3. Answer: A or C. Well, ‘b’ and ‘d’ are out of the question. That leaves you with ‘a’ and ‘c’. I’d probably raise here. The argument for ‘c’ is that the player to your right will bet again on the turn, thereby giving you a chance to raise the turn and charge the field two big bets to continue with the hand. However, if you raise here he’ll probably check the turn, and you’ll only have the opportunity to charge the field one big bet on the turn. The idea is that your flop raise won’t get anyone out of the pot (since the pot is getting huge), but that a turn raise will get them out.
This logic is fine, and it works perfectly if the man on your right will bet the turn no matter what. But players like that don’t grow on trees (instead, they grow in a pond). If the player on your right has something like QQ, or JJ, he might check the turn because of the king on board. This means you won’t have the opportunity to raise him on the turn, and your play is essentially ruined. By raising on the flop you’re basically announcing that you’ve flopped big; this makes it less likely that someone will ‘make a play’ at you on the turn (by check raising you, or by lead betting) if a scare card comes, since they’ll figure you’re going to the river with your big hand anyway. In a spot like this you want people to play their hands in a fairly straightforward manner from here on out, since anyone who gets ‘tricky’ might convince you to fold the best hand. This is a mistake you don’t want to make in a big pot.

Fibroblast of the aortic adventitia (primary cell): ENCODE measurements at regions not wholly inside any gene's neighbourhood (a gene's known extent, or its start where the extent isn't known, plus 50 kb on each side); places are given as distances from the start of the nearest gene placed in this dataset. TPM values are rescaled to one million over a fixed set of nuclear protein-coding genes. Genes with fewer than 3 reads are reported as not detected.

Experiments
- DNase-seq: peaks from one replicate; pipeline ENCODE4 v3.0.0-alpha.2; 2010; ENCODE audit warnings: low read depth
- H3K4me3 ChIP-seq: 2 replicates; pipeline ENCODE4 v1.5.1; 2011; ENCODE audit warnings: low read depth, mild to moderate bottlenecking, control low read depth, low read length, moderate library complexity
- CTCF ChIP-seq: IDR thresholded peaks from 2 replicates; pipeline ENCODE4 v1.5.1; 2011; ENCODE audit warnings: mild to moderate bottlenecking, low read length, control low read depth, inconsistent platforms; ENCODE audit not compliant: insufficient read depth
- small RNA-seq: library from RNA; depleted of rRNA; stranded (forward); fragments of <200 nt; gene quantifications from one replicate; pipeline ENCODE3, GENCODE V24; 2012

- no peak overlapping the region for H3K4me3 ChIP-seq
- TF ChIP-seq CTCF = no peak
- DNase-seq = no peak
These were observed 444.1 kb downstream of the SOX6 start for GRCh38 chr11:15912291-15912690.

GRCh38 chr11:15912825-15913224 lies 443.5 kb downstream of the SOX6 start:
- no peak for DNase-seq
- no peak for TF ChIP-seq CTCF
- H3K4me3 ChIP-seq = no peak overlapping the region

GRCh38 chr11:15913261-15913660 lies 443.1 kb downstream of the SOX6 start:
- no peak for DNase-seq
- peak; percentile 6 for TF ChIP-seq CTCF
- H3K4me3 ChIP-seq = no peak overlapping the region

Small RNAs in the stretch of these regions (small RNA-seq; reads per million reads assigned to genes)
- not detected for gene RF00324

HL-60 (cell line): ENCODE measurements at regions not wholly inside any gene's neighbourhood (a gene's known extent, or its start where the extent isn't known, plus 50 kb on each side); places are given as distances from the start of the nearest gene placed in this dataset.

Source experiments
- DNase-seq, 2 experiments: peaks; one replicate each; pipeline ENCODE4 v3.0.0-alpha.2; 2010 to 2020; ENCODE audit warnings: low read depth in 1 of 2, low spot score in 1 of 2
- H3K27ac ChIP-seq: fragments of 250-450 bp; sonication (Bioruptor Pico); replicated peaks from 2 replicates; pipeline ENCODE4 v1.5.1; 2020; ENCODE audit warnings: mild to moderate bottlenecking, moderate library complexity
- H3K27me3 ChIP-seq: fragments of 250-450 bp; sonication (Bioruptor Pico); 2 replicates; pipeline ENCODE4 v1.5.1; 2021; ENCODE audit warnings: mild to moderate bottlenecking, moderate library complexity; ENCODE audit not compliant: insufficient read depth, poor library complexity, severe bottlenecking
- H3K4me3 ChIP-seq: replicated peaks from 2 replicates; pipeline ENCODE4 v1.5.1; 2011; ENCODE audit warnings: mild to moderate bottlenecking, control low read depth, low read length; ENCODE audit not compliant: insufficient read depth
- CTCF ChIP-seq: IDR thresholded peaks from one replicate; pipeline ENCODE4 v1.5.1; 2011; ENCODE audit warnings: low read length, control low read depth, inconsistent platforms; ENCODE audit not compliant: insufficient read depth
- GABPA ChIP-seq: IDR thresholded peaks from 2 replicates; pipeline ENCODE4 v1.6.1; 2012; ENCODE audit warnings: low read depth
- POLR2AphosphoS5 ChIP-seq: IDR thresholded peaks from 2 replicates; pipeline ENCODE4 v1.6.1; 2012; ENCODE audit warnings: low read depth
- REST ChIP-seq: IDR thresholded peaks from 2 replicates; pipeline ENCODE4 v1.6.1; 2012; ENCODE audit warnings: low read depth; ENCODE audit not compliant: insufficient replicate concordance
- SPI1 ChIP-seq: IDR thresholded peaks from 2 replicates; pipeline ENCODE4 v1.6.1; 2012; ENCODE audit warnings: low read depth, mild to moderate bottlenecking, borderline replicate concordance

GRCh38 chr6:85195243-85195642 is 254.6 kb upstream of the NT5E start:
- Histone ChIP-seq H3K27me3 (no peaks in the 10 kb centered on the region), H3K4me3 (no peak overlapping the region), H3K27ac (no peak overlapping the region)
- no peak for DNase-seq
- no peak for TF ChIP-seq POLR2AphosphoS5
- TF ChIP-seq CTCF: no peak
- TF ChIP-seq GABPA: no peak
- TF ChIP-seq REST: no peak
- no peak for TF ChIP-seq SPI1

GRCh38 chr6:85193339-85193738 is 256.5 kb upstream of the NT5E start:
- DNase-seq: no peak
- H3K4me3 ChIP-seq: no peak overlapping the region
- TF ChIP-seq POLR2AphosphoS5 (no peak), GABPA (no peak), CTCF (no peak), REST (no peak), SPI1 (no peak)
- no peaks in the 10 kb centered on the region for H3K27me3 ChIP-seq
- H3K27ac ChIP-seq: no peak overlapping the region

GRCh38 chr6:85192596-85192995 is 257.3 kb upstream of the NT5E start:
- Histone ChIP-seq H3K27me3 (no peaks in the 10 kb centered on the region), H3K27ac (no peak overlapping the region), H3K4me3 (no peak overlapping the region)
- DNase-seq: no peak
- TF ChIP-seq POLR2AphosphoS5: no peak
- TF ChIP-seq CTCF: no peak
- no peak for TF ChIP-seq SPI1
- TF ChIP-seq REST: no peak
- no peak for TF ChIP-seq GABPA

4. Answer: A or C. As with the previous hand, ‘b'; and ‘d’ are simply not options you should consider. Now in the last hand I recommended raising. But things have now changed. With a jack high board it’s much more likely that your opponent has a hand that he thinks is best (something like QQ, or AJ) which is actually in deep doo-doo. This makes it that much more likely that he’ll bet the turn. Further, a call by you here screams “I have AK”, since most players will just call -but not raise- with two big overcards if they put in the last raise pre-flop and are bet into on a flop that missed them. Since your opponents will think you have AK here they’ll be much more inclined to bet the turn with either the second best hand, or even next to nothing, in the hopes that they’ll get you to fold. Of course, when you suddenly spring to life on the turn they’ll have to rethink things. But by then it will be too late, since you’ll have accomplished your objective; i.e., forcing the rest of the field to call two big bets.
Many, many players will insist that raising here is optimal. And, truth be told, you can make an argument for that. But it’s important to understand that when you’re raising for the purpose of getting people to fold (and this is usually your primary objective when the pot gets big), there’s no sense in raising when anyone who would call one bet will call two, and anyone who will fold for two bets would also fold for one. In a case like this you’re not going to get anyone to fold who wasn’t already planning to do so, which means one of your main reasons for raising has been eliminated. Thus, if you think that by just calling here you can entice your opponent into betting the turn, and you think that the rest of the field will think twice about calling two bets on the turn with a marginal hand, you should strongly consider delaying your raise until after the turn card drops.